Would you like to visit the Statue of Liberty during your trip to New York? This lady welcomed millions of immigrants upon their arrival on a new continent, and she continues to greet visitors from Liberty Island today. So that you know how to get there, how to climb the pedestal or the crown and what to do on each island, today we tell you about the visit to the Statue of Liberty step by step.
The Statue of Liberty at a glance
The Statue of Liberty is located in lower Manhattan, on a small island known as Liberty Island.
- Although we all know her as the Statue of Liberty, her official name is Liberty Enlightening the World.
- It was designed by Frenchman Auguste Bartholdi in 1886 and was a gift from France to celebrate the centennial of the United States Declaration of Independence.
- It is full of symbolism : in his left hand, he holds a tablet with the date of the Declaration of Independence engraved on it. On the right, he raises a torch, the light that illuminates the path to freedom. Beneath his tunic, his feet and broken chains appear, also a symbol of freedom.
- Height of Statue of Liberty is 46 meters, although, counting from the ground to the top of the torch, it reaches 93 meters.
- For a few years, it was possible to visit the torch inside. Today, the only parts of the Statue that we can discover are the pedestal and the crown.
- The visit to the Statue of Liberty is done in conjunction with the visit to neighboring Ellis Island, the island where immigrants were inspected upon arrival in the United States.
Prices and tickets for the Statue of Liberty
Now that you know a little more about this lady, let’s see how you can visit the Statue of Liberty! The first thing you should know is that although there are many cruise companies that sail near it, there is only one ferry company authorized to dock at the islands, Statue Cruises. In Battery Park, a thousand and one street vendors will approach you offering you tickets. But, to avoid one of the typical New York scams, we recommend buying tickets only through Statue Cruises.
Ticket types: basic, pedestal, and crown
There are several types of tickets to visit the Statue of Liberty. But, whatever you buy, they all include the following :
- The ferry to Liberty Island (with a free visit to the island and the Statue Museum).
- The ferry to Ellis Island (with a free visit to the island and the Immigration Museum).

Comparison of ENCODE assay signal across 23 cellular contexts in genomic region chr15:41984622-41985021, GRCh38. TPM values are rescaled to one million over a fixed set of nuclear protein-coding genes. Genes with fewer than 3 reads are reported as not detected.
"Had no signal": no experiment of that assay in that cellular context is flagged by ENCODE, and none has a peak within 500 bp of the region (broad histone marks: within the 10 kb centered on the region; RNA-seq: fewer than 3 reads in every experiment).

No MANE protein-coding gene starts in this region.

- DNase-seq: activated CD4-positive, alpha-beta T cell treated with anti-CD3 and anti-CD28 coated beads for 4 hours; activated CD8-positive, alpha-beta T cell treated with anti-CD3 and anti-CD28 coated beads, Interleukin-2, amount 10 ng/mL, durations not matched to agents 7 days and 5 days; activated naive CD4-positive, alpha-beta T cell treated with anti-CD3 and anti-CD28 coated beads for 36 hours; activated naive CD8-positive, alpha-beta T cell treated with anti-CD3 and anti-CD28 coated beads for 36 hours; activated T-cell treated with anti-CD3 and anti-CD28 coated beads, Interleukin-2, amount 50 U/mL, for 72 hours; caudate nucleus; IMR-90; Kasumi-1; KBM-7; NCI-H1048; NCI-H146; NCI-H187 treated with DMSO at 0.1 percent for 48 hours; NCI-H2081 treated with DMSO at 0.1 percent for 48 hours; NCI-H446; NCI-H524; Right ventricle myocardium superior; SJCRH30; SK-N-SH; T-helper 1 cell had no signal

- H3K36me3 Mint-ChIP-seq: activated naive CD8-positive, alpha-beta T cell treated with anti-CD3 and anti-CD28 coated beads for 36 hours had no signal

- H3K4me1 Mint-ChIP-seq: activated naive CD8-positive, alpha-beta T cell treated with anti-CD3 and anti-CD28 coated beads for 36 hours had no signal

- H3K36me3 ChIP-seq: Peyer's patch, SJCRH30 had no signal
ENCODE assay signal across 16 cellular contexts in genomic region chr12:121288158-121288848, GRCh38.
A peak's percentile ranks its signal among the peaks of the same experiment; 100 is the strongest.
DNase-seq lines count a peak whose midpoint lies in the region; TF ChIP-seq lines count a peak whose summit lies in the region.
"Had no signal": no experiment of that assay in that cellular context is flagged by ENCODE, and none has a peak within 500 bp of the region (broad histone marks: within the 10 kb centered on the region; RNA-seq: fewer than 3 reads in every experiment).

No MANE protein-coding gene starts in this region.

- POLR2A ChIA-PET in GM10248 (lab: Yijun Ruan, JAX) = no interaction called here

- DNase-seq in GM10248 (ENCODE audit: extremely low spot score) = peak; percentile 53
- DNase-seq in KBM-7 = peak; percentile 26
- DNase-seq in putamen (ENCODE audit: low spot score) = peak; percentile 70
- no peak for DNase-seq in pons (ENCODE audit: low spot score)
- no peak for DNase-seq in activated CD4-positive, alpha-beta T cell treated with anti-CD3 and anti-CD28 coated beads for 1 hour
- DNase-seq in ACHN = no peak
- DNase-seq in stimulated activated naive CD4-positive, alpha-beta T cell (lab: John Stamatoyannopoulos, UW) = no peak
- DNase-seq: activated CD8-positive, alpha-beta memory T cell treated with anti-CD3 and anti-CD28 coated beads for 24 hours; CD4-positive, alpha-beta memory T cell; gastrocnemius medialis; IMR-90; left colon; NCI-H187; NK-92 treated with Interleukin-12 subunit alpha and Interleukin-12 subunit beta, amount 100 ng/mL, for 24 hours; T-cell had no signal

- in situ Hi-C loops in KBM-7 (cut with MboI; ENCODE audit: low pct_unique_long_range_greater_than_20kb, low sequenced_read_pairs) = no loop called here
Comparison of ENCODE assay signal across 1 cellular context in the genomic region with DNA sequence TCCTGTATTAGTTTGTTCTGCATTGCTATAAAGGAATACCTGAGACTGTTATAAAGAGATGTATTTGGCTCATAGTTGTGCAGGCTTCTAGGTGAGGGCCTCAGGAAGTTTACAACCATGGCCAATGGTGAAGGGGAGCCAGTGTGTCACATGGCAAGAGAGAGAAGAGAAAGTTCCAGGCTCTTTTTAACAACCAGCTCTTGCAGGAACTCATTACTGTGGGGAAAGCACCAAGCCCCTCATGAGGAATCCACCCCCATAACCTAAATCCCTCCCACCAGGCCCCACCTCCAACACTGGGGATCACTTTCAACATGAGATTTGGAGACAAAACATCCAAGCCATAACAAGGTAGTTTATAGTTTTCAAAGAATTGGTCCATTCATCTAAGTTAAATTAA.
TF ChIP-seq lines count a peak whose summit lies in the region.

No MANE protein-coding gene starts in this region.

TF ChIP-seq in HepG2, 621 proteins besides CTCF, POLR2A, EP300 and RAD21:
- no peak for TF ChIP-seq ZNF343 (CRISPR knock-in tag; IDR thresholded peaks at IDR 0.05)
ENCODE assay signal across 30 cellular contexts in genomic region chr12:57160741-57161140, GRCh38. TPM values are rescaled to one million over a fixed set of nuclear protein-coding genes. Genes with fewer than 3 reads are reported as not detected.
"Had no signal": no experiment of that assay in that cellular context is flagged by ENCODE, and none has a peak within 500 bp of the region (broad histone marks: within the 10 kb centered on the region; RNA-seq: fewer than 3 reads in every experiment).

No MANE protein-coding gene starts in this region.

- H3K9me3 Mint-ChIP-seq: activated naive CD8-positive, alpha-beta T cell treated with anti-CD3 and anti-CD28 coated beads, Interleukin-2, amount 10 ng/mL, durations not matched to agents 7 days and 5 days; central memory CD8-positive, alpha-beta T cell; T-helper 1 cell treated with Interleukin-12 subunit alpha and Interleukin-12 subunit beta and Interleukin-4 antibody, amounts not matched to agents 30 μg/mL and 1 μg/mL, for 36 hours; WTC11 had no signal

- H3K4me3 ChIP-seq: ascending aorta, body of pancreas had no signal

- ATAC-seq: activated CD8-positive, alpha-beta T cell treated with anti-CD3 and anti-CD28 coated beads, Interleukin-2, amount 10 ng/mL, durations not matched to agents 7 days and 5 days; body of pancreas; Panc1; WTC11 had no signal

What not all of them include is access to the interior of the Statue. These are the three types of tickets you can buy on the web:
- Basic ticket (Reserve Ticket). The basic ticket allows you to disembark on Liberty Island, go around the island, see the Statue and visit the Statue of Liberty Museum. You can then board the ferry to Ellis Island and visit the Immigration Museum. The only thing this ticket does not include is access to the interior of the Statue of Liberty, you have to settle for seeing it from below.
- Entrance to the pedestal (Pedestal Reserve Ticket). This ticket includes the same as the basic option but, in addition, it allows you to go up to the pedestal of the Statue of Liberty, where there is an observation deck and a small museum. Although the price is the same, places are limited, and many times they sell out and only basic tickets remain.
- Crown Reserve Ticket – Temporarily closed during the pandemic. The most sought-after ticket is the one that, in addition to all of the above, allows you to climb the crown of the Statue of Liberty. The good news is that it is only $3 more than the basic or pedestal ticket. The bad thing is that the crown is so small that they allow access to very few people a day, and getting tickets is very difficult: they usually sell out 3 or 4 months in advance ! There is no other way to get them. The only thing you can do is visit the website a few times before buying the tickets, in case by any chance a place becomes available for the crown. Important: to get to the crown, you will have to climb162 very narrow steps. It cannot be reached by elevator.
Statue of liberty ticket prices
Ticket prices to visit the Statue of Liberty are as follows:
|Adults||Children (4 – 12 years)||Senior (+62 years)|
|entrance + pedestal||$23.8||$12.3||$18.3|
|Entrance + climb to the crown||$26.8||$15.3||$21.3|
* Children under 4 years old have free entry. But keep in mind that if your little ones are shorter than 120 cm, they will not be able to climb the crown. Our recommendation is that you buy tickets in advance on the web. They force you to choose a day and time, but this way you can skip the ticket office queues and the queues for the ferry security check (which are sometimes very long), as there is a special queue for passengers with reserved entry. They will send you the entry to the email. The only exception is that if you buy tickets for the crown of the Statue of Liberty, you will have to pick them up at the Castle Clinton ticket office, next to the ferry, to get a special wristband.
What does the time of entry mean? The time shown on your Statue of Liberty tickets is the time you need to queue for the ferry security check. It does not mean that you arrive at Liberty Island at that time; between the security check, boarding and the trip, it is likely that you will arrive almost 1 hour late.
Entrance with tourist cards
What if you have a card? The visit to the Statue of Liberty and Ellis Island is included in the most important tourist cards of New York :
- New York CityPASS – Included Attractions
- Go New York – Attractions included
- New York Pass – Attractions included
- Sightseeing Pass – Attractions included
However, the entry included in all these cards is the most basic: only the ferry and access to the islands and their museums, without access to the pedestal or the crown of the Statue. You cannot use the card to visit the Statue of Liberty and pay a supplement to climb the crown. If you want to go up to the pedestal or the crown, you will have to buy the full ticket through Statue Cruises. To visit the Statue of Liberty with a tourist card, you do not need to book a time, but you will need to go to the Castle Clinton ticket office for tickets.
The Statue of Liberty ferry
And where do you take the ferry to go to the Statue of Liberty ? Statue Cruises ferries depart from two different piers: